Crime and Punishment  

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"Legislators and leaders of men, such as Lycurgus, Solon, Mahomet, Napoleon, and so on, were all without exception criminals, from the very fact that, making a new law they transgressed the ancient one, handed down from their ancestors and held sacred by the people, and they did not stop short at bloodshed either, if that bloodshed often of innocent persons fighting bravely in defence of ancient law were of use to their cause." -- Rodion Romanovich Raskolnikov in Crime and Punishment tr. Constance Garnett


The similarities between Dostoyevsky's 'extraordinary man' and Nietzsche's ubermensch in Thus Spoke Zarathustra, published seventeen years later are striking. However Walter Kaufmann confirmed in 1974 that Nietzsche did not read Dostoyevsky until after he wrote Zarathustra.

Fyodor Dostoyevsky (1821 – 1881)  Illustration: A Th. Dostoiewski (1895) by Félix Vallotton
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Fyodor Dostoyevsky (1821 – 1881)
Illustration: A Th. Dostoiewski (1895) by Félix Vallotton

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Train wreck at Montparnasse (October 22, 1895) by Studio Lévy and Sons.
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Train wreck at Montparnasse (October 22, 1895) by Studio Lévy and Sons.

Crime and Punishment is a novel by Russian author Fyodor Dostoevsky, that was first published in the literary journal The Russian Messenger in twelve monthly installments in 1866, and was later published in a single volume. Robert Bresson's Pickpocket is a loose adaptation of the novel which substitutes murder with the crime of pickpocketing.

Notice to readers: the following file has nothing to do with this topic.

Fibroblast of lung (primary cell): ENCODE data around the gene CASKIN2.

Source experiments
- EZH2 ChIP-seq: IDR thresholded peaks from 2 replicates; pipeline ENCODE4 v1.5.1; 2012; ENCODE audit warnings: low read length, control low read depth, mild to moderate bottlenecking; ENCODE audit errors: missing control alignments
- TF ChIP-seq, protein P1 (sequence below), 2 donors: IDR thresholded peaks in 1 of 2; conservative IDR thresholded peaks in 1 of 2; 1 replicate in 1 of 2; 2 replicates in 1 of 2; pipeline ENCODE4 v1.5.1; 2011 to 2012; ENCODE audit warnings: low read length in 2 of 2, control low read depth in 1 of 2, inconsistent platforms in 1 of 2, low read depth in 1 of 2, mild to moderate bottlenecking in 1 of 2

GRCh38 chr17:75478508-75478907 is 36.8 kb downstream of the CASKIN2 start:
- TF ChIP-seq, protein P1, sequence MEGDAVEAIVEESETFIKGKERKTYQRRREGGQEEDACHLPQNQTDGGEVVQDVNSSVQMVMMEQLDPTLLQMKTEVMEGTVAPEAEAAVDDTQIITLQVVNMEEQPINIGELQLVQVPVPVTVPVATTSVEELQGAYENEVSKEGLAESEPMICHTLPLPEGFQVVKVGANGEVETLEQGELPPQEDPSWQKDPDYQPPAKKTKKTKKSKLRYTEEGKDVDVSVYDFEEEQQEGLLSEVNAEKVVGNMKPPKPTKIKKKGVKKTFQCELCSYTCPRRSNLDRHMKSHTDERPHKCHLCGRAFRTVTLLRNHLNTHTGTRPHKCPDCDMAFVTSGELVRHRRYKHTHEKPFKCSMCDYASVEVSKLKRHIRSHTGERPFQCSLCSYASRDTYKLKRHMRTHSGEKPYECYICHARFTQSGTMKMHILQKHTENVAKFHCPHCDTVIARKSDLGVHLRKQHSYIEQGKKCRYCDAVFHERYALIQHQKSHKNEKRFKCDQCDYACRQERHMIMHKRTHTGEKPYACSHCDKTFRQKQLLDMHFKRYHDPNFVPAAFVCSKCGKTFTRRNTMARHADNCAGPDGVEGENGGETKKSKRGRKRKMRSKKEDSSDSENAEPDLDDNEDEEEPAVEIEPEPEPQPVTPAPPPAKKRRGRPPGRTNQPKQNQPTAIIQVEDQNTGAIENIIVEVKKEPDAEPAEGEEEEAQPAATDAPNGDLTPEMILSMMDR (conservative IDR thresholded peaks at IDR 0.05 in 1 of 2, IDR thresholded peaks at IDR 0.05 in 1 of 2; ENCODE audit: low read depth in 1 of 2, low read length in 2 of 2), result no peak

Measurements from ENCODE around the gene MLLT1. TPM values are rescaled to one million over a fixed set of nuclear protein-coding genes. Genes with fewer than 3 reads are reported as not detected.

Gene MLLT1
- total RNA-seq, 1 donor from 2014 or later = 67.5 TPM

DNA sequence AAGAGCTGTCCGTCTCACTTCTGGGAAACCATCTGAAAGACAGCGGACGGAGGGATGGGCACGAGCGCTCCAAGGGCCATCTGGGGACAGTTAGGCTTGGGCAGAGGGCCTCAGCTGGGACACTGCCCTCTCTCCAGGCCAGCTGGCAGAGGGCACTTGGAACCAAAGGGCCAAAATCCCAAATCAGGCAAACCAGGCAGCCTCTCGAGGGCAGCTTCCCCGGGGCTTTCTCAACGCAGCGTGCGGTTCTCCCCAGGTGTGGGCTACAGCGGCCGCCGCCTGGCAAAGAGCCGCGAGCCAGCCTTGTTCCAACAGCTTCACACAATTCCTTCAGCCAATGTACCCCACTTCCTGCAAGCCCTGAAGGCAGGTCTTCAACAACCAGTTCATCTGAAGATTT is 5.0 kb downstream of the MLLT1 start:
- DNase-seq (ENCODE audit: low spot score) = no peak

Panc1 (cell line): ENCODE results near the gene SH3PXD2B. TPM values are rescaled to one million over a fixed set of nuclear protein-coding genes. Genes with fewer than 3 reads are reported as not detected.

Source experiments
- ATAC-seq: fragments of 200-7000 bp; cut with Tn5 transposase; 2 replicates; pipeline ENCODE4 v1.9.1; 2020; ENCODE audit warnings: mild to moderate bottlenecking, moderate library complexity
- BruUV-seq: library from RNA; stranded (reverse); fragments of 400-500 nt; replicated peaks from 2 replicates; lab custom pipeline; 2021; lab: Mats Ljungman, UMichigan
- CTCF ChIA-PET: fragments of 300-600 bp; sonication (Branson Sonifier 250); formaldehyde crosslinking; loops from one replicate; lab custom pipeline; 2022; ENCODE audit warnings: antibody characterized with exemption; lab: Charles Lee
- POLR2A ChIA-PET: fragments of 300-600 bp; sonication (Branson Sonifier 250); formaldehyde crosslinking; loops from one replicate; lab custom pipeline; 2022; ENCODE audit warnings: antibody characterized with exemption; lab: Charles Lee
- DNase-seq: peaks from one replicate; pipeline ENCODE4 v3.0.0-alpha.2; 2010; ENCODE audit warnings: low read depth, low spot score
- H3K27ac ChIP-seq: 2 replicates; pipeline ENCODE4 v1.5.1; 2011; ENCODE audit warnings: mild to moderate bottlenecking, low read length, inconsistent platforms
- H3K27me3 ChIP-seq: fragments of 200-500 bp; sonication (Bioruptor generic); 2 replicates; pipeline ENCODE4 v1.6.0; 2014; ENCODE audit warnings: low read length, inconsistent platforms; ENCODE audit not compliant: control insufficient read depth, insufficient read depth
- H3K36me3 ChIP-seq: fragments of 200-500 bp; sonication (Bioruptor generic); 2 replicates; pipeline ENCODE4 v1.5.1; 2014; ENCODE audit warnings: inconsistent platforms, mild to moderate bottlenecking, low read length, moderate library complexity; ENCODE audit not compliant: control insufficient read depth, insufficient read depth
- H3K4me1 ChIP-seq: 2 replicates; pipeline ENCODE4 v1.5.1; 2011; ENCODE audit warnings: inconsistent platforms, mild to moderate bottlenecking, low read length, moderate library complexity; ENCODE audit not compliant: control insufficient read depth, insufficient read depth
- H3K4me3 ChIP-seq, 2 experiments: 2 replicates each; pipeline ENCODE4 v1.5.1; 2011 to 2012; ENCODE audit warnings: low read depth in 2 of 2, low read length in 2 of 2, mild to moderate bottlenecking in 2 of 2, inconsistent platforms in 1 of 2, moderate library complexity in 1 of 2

Contents

Synopsis

Crime and Punishment focuses on the mental anguish and moral dilemmas of Rodion Romanovich Raskolnikov, an impoverished St. Petersburg student who formulates and executes a plan to kill a hated, unscrupulous pawnbroker for her money, thereby solving his financial problems and at the same time, he argues, ridding the world of evil.

Story

Raskolnikov, a student, chooses to live in a tiny, rented room in Saint Petersburg. He refuses all help, even from his friend Razumikhin, and plans to murder an old-woman money-lender, Alëna, and profit from her wealth—his motivation, whether personal or ideological, remains unclear. When Raskolnikov kills Alëna, however, he is also forced to kill her half-sister, Liza, who happens to enter the scene of the crime.

After the bungled murder Raskolnikov falls into a feverish state. He behaves as though he wishes to betray himself, and the detective Porfiry begins to suspect him purely on psychological grounds. At the same time, a chaste relationship develops between Raskolnikov and Sonia—a prostitute full of Christian virtue, driven into the profession by the habits of her father—and Raskolnikov confesses his crime to her. The confession is overheard by Svidrigaylov, a shadowy figure whose aim is to seduce Raskolnikov's sister, Dunya. Svidrigaylov appears to have a hold over Raskolnikov, but when he unexpectedly commits suicide, Raskolnikov goes to the police himself to confess. He is sentenced to penal servitude in Siberia; Sonia follows him, and the Epilogue holds out hope for Raskolnikov's redemption and moral regeneration under her influence.

Themes

Dostoevsky's letter to Katkov reveals his immediate inspiration, to which he remained faithful even after his original plan evolved into a much more ambitious creation: a desire to counteract what he regarded as nefarious consequences arising from the doctrines of Russian nihilism.In the novel, Dostoevsky pinpointed the dangers of both utilitarianism and rationalism, the main ideas of which inspired the radicals, continuing a fierce criticism he had already started with his Notes from Underground. A Slavophile religious believer, Dostoevsky utilized the characters, dialogue and narrative in Crime and Punishment to articulate an argument against westernizing ideas in general. He thus attacked a peculiar Russian blend of French utopian socialism and Benthamite utilitarianism, which had led to what radical leaders, such as Nikolai Chernyshevsky, called "rational egoism".